A good example of this is if an engineer started working for a company and was single at the time, but few years have passed by and life has changed. Now that engineer has a wife and is also expecting to have a baby. While certainly having a good salary helps, other aspects start playing a key role such as insurance benefits. The more your employer can cover those costs, the more you will be saving on money.

Other companies can provide retirement plans with interesting matching contributions ranging from 3% to 6%. In theory, you are not getting that extra cash in your pocket now, but having employers contribute to your retirement plan can set engineers for a comfortable retirement future.

Other companies provide other benefits such as unlimited vacation time or a decent amount of PTO for engineers to enjoy after putting in a lot of work coding. One unique benefit for some is being able to take pets to the office or getting annual company retreats where everyone flights to a vacation destination, oftentimes for team bonding, but also to have a good time.

Expanding your Network

Have you heard of the saying “It’s not what you know, but who you know,” This is true as it helps engineers to land new opportunities more easily than when trying to apply for a job without the help of anyone.

This is how it works: engineers look to work for several companies within a short period of time as they get to know other engineers. Once other coworkers move to different jobs, engineers look to get referrals from their past coworkers to join other companies.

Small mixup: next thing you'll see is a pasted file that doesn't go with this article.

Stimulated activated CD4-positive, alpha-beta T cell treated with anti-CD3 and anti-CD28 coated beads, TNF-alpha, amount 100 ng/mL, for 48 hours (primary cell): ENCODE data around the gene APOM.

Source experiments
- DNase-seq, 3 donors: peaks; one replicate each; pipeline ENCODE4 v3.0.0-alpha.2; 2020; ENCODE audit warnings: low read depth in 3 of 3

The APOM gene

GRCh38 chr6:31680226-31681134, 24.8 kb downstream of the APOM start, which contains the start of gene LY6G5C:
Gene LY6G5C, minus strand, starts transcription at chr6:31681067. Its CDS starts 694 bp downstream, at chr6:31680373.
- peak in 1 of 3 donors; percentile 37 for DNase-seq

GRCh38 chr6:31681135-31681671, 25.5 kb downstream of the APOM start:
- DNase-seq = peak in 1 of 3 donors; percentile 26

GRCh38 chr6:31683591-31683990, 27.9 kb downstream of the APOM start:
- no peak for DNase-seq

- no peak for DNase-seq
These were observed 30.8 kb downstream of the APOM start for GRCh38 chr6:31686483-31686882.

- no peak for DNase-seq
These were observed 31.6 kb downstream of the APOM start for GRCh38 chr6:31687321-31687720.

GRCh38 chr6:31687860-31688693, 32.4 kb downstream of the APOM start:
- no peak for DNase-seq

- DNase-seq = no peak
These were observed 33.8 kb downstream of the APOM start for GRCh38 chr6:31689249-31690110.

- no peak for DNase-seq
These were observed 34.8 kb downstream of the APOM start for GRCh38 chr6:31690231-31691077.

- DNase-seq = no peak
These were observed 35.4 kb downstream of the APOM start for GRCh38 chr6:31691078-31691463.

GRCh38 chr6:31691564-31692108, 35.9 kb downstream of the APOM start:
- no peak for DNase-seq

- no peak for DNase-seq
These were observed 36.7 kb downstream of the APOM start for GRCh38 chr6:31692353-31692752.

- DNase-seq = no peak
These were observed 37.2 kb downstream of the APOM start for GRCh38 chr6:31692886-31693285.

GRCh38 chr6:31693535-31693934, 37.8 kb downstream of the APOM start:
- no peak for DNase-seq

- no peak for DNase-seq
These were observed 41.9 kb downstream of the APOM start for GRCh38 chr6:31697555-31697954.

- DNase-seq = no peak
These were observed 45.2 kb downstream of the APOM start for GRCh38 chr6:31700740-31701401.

This provides a sense of options as well as stability as it helps many engineers to make a smooth transition between companies. This is something typically interns, new graduates, and junior engineers do as they want to increase their chances of finding better opportunities with the help of previous coworkers.

Getting connections is not only critical for engineers but also for businesses as they prefer bringing the talent from their employees’ connections as they know if they can help a company reach their goal. This provides an incentive for employees to get referral bonuses for helping a company get qualified developers as it is challenging to find software engineers that are good for a company.

Learning New Technologies

Technology constantly changes and the same way happens with programming languages and frameworks. There is always something new out there for software engineers to learn, especially when there are innovative ways to accomplish the development.

Software engineers constantly need to update their skills and learning new technologies is the best way to keep themselves up to date, otherwise, their skillset could slowly become obsolete. Therefore, when engineers work for a long time with a company that hasn’t used newer technologies in their projects, it is a good sign for software engineers to start looking at new opportunities. Usually, after two years working for a company, software engineers learn most of what they needed to learn within a company.